UK Tonnage Tax Written-Down Values Not Realistic

Calculation of written down values under the UK tonnage tax tonnage tax are not realistic in terms of their interaction with the capital allowances regime according to international accountant and shipping adviser Moore Stephens.

2014.03.11 - UK Tonnage Tax Written-Down Values Not Realistic

The international accountant and shipping adviser Moore Stephens has made representations to Her Majesty’s Revenue & Customs (HMRC) about changing the way in which the written-down values of vessels are calculated under the UK tonnage tax rules.

According to Sue Bill Moore Stephens tax partner, where a company exits tonnage tax other than on the expiry of an election, and still owns ships, unless a ship falls within the definition of a ‘long-life asset’, its cost for capital allowances purposes is written down broadly as if the company had claimed capital allowances at 25 per cent on a reducing balance basis for each year that it owned the ship.

The company’s ships are therefore likely to have relatively low tax written-down values which will bear no relation to the capital allowances that would have been claimed if the company had not been in tonnage tax for the relevant period. As a result, the company is likely to exit tonnage tax with large deferred tax liabilities. This will apply to companies that cease to satisfy such requirements for the tonnage tax regime as the strategic and commercial management tests.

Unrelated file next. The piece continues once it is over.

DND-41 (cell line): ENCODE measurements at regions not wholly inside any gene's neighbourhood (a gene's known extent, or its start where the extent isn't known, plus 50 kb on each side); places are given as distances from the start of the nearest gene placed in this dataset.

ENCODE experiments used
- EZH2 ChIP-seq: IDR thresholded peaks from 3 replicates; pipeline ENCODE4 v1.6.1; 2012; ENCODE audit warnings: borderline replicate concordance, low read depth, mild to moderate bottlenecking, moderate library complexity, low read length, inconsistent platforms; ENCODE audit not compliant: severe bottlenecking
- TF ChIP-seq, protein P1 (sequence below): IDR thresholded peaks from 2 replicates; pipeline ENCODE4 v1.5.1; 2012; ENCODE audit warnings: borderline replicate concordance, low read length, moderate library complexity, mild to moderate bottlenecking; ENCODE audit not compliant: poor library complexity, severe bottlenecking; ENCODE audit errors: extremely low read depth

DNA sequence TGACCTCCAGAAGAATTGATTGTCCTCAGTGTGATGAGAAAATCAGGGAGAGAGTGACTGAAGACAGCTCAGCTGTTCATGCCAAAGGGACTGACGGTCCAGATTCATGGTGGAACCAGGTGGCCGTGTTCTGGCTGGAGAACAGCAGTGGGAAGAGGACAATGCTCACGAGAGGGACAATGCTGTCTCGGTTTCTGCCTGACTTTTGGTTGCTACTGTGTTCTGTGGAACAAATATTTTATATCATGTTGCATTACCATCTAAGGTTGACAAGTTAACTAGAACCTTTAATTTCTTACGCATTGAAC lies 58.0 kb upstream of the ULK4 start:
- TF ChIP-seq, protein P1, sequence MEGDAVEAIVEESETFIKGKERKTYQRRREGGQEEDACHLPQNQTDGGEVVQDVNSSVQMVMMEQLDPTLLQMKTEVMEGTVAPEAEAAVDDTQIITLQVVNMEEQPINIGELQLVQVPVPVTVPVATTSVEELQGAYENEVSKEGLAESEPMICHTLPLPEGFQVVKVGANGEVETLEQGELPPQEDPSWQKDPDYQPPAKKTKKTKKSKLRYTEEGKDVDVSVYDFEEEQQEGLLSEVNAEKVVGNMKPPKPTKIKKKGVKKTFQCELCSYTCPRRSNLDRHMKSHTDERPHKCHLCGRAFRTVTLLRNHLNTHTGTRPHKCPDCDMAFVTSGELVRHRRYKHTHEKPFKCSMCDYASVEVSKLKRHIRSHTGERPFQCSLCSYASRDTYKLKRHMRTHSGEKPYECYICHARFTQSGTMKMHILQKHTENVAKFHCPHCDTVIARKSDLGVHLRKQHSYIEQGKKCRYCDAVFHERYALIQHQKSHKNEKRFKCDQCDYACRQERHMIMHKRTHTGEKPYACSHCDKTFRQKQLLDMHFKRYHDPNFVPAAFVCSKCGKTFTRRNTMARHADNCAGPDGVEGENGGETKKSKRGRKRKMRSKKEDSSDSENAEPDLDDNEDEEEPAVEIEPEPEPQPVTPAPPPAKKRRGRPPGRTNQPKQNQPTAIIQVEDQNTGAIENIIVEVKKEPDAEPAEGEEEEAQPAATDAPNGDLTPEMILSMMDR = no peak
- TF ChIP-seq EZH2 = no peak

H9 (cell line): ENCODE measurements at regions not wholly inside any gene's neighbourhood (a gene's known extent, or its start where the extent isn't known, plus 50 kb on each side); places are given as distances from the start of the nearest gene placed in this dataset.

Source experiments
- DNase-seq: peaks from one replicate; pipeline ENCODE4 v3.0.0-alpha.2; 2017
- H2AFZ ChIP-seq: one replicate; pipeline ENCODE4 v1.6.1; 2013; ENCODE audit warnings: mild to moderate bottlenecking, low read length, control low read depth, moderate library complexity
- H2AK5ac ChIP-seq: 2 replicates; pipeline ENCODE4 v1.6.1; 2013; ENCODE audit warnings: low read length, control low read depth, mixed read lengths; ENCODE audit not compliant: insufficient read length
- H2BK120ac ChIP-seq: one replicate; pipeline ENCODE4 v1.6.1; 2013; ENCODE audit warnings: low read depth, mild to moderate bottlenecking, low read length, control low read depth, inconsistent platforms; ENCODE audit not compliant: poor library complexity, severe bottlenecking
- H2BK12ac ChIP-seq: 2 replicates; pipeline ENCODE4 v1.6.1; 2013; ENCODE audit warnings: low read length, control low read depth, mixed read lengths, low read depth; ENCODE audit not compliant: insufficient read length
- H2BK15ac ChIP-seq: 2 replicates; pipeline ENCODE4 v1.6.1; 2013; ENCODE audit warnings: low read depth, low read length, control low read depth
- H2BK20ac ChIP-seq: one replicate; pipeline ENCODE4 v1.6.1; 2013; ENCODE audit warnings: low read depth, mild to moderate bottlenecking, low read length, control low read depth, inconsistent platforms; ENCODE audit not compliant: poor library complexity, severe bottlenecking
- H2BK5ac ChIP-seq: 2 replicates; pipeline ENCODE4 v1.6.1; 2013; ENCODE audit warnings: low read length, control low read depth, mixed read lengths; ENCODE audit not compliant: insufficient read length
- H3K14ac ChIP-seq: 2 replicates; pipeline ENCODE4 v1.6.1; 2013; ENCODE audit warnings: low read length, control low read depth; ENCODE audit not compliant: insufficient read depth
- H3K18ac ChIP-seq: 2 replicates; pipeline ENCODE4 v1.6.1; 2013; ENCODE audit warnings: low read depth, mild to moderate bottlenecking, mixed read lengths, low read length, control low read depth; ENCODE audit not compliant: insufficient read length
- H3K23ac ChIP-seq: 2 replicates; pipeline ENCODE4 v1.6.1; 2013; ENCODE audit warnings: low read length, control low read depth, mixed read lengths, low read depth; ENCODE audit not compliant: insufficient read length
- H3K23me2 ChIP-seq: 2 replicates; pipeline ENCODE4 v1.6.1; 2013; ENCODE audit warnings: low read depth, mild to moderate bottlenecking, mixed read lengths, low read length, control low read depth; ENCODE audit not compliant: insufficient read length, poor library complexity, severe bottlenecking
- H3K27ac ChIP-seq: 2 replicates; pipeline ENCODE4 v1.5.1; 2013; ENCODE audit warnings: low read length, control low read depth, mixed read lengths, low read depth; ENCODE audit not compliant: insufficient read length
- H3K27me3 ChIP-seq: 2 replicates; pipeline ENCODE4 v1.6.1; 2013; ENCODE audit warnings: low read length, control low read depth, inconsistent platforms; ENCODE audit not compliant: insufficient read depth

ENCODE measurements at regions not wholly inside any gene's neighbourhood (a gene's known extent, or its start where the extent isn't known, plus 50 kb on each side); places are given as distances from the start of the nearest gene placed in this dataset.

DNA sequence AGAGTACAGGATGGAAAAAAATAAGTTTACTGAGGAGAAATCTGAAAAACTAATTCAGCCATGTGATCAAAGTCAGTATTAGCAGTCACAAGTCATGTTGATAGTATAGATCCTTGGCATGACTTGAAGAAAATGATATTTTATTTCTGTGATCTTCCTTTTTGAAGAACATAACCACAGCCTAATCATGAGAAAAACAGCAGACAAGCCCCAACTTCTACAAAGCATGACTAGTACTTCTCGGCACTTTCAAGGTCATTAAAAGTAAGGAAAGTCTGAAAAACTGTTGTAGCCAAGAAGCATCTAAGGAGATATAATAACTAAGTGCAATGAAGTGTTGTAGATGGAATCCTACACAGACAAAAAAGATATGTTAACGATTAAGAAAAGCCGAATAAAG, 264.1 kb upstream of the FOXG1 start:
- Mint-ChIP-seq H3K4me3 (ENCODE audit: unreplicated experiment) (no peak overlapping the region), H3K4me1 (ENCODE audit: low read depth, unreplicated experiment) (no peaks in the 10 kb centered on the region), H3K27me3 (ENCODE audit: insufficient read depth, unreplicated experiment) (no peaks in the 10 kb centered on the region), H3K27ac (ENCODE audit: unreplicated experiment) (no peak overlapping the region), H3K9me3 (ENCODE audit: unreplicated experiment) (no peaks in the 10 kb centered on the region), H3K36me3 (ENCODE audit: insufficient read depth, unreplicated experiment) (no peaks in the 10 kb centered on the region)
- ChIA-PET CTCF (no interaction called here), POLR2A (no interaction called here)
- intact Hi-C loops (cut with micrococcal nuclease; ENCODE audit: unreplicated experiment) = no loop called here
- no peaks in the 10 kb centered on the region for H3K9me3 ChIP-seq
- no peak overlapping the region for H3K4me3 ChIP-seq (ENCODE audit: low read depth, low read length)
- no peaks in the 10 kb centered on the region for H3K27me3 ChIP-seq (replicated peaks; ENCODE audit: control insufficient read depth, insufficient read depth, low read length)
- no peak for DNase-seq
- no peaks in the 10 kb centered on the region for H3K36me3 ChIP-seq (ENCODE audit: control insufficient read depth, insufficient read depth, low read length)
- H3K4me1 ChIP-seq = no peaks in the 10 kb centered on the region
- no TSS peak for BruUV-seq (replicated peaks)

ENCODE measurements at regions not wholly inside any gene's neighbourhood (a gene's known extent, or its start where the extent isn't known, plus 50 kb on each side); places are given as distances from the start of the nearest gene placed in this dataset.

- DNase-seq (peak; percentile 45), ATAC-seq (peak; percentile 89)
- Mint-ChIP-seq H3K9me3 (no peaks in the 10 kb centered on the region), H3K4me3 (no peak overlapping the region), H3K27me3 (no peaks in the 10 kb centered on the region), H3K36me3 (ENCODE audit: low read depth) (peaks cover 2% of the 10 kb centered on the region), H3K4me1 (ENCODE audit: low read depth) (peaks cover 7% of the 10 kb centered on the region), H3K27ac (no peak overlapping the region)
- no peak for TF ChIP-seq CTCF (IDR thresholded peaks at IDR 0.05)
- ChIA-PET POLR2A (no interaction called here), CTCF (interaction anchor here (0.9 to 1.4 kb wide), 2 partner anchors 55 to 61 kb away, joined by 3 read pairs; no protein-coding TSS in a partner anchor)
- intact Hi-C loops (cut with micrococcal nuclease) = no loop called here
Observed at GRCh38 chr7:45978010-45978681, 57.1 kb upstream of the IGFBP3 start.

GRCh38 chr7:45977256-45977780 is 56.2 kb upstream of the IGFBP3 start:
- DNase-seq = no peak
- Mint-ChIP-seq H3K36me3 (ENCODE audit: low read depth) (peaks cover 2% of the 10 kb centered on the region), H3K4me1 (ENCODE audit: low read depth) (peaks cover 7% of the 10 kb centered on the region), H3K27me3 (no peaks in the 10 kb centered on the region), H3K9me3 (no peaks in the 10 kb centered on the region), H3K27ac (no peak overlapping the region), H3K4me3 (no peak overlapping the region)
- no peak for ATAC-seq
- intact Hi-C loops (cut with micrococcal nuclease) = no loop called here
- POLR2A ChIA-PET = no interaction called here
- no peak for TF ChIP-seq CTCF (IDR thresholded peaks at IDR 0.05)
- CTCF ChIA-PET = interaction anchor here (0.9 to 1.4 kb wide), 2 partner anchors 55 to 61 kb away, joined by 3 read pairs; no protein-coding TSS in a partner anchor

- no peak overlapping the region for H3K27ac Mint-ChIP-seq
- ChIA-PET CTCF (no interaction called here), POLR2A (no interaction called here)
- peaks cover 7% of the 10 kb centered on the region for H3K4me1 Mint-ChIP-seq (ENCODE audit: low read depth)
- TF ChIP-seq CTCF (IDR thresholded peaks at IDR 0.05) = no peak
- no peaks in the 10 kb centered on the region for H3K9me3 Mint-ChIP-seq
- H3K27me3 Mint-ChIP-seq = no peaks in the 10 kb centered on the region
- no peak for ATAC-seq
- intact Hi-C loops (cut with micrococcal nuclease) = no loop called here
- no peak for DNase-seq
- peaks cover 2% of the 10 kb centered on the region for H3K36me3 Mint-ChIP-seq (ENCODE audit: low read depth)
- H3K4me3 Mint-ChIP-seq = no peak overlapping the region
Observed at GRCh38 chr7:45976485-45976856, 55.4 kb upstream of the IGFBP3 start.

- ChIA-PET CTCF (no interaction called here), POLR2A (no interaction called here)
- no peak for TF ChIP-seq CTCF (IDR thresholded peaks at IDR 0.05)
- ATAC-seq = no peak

Moore Stephens considers that the tax written-down value should be calculated in a different way. Possible methods of calculation may be:

  • To write down the cost of the vessel to market value.
  • The cost of the vessel to be depreciated on a time-apportionment basis, bearing in mind its expected economic life when she was new.
  • Adjust the existing rules so that the cost is written down in line with the normal rates for plant and machinery capital allowances, which have reduced from 25 per cent to 18 per cent.

 

Source: Moore Stephens

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